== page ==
A California jury made national headlines and terrified employers across the country when it awarded $185 million in punitive damages (and less than $1 million in compensatories) to a female employee who alleged gender and pregnancy discrimination against AutoZone.
The Equal Employment Opportunity Commission’s (EEOC) efforts to challenge employer wellness programs hit a snag when a federal court judge in Minnesota denied the agency’s request for an injunction against Honeywell International.
The polls have closed and the votes are in: the midterm elections will have a significant impact on employers across the country as voters in multiple states embraced recent trends with regard to paid sick leave and increases in minimum wage.
Employers have faced a tidal wave of litigation over the alleged misclassification of employees as independent contractors, with workers ranging from FedEx drivers to National Football League cheerleaders challenging their status.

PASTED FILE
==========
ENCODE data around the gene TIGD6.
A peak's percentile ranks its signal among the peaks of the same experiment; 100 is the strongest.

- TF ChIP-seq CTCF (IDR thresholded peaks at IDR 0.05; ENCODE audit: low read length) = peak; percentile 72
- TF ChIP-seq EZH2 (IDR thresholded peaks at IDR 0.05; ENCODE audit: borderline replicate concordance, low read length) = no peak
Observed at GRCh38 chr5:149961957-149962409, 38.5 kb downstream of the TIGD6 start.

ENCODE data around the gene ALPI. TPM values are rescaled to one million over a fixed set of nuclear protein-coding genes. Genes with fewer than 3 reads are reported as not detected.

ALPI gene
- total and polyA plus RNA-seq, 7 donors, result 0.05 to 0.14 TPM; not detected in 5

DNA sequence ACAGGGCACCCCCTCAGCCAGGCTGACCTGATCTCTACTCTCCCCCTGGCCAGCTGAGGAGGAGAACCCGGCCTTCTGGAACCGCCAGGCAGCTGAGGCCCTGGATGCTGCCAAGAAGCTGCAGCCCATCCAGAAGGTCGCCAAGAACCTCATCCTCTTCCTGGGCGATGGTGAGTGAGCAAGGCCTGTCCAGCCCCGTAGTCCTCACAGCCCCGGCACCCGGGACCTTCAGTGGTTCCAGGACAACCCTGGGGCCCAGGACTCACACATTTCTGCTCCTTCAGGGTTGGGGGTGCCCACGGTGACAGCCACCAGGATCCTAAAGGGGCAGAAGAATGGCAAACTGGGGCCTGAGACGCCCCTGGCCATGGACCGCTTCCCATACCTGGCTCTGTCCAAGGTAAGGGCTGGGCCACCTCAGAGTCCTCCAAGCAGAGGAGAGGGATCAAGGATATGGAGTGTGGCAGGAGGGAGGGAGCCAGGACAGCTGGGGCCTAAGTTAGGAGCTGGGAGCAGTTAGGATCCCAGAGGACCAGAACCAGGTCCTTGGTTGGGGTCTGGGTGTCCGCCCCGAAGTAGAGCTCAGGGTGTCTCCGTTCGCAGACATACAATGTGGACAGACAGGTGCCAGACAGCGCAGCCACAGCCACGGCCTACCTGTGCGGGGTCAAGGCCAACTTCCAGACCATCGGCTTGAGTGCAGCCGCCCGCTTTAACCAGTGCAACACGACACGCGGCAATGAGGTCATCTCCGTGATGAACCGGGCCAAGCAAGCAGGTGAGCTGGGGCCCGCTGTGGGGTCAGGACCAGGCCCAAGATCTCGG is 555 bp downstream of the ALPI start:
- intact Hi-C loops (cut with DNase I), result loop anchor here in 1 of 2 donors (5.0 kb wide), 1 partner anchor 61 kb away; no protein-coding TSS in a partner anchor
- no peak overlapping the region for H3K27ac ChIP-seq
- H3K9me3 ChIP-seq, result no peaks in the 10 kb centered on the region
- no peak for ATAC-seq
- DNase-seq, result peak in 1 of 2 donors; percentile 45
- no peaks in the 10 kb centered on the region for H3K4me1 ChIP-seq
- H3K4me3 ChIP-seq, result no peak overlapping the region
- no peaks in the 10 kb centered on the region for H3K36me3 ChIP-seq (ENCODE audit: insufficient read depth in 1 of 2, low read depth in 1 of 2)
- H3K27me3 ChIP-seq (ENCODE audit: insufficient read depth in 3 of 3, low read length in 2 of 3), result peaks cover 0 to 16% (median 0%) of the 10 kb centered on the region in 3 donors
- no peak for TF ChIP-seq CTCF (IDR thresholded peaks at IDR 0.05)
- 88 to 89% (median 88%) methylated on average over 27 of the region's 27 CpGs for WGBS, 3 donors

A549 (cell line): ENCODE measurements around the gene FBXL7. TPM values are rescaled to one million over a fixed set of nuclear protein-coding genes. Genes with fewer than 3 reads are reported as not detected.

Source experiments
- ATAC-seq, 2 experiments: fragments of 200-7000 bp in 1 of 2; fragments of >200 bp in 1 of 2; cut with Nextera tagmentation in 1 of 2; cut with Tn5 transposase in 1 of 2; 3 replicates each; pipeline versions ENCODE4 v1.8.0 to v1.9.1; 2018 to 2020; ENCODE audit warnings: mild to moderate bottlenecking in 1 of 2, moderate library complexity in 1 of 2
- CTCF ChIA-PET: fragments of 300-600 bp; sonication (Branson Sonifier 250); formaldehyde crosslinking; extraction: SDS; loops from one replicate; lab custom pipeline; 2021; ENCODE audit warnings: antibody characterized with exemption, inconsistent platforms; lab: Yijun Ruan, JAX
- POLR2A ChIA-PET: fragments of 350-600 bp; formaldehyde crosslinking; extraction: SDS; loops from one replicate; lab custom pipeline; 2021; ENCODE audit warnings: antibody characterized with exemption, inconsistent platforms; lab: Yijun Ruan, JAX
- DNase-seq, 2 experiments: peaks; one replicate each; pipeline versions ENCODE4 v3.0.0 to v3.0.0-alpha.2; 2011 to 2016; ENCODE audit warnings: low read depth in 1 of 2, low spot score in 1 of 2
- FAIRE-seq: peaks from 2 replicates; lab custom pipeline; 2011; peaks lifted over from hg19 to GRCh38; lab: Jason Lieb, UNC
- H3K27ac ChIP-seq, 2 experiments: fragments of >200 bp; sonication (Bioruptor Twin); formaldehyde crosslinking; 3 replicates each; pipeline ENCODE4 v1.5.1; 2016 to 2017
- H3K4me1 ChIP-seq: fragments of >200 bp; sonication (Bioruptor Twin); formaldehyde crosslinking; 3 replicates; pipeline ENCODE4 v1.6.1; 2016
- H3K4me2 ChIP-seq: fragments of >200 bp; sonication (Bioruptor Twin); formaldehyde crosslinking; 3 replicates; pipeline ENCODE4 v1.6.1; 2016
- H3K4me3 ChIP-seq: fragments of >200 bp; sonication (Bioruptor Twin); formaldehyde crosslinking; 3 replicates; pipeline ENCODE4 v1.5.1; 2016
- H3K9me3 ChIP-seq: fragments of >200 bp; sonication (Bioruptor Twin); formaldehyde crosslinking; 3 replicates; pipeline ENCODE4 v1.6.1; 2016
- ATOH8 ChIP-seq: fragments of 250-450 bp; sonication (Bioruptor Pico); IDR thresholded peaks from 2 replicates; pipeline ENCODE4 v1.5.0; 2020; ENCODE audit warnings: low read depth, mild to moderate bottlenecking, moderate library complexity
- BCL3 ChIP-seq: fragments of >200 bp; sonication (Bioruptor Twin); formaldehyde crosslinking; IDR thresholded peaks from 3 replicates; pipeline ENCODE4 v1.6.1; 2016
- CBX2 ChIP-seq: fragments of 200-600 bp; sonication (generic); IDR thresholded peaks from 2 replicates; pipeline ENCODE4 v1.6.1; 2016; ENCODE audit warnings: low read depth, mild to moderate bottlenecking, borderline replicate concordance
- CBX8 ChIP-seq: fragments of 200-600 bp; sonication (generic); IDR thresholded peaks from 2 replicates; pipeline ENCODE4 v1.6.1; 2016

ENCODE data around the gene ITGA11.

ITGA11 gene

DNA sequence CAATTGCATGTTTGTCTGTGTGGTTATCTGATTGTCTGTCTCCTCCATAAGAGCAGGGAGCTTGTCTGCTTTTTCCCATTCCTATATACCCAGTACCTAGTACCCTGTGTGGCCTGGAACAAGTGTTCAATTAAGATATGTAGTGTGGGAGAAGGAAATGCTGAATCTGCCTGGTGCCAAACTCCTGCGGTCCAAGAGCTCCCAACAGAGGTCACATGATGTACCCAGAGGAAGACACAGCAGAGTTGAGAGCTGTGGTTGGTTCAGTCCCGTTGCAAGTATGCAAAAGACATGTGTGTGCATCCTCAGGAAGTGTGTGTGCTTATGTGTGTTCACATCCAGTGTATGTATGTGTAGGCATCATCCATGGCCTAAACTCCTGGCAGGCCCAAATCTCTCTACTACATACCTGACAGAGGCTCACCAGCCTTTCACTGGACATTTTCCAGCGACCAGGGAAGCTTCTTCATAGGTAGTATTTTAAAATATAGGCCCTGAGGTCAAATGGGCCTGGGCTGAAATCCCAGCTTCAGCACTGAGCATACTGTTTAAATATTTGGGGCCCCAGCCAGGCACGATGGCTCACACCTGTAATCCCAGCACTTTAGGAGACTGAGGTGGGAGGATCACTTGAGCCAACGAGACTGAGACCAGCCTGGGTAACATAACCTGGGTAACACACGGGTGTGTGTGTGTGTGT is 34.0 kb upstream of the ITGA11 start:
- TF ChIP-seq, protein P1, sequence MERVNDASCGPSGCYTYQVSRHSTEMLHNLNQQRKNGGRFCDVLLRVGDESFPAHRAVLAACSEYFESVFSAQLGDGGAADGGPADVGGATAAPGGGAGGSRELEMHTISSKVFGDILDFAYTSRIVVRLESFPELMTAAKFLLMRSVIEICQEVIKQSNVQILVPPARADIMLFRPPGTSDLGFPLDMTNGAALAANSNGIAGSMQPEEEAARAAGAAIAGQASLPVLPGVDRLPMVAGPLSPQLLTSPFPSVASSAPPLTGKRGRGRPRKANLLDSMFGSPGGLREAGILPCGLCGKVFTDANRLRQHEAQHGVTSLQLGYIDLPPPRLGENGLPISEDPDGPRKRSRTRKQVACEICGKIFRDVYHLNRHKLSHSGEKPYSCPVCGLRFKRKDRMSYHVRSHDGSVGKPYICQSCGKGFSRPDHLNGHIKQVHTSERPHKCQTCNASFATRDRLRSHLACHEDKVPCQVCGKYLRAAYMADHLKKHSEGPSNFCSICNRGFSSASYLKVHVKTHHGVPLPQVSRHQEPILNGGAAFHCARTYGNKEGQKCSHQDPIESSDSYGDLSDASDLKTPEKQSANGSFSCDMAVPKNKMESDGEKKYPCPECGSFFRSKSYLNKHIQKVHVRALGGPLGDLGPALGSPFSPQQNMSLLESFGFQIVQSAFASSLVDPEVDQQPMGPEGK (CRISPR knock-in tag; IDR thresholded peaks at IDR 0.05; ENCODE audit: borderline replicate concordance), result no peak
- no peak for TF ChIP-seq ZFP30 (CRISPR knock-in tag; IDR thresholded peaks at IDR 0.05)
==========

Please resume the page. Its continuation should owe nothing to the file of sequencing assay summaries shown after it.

In its first cases alleging bias against transgender employees, the Equal Employment Opportunity Commission has filed suit against a Florida eye clinic and a Michigan funeral home.
Providing a $1.25 million lesson in the importance of correctly classifying employees, the Oakland Raiders settled a lawsuit brought by the team’s cheerleading squad, the Raiderettes.
Employers in California must now provide three paid sick days per year for workers, pursuant to a new law going into effect on July 1, 2015.
Employers in California that pay commission wages should familiarize themselves with a new decision from the California Supreme Court limiting payroll choices.
While the 2013-2014 U.S. Supreme Court term may be over, the justices have granted certiorari in two major employment cases slated for the fall.
Striking a blow to the President and the National Labor Relations Board, the U.S. Supreme Court held that three recess appointments made by President Barack Obama in January 2012 were invalid.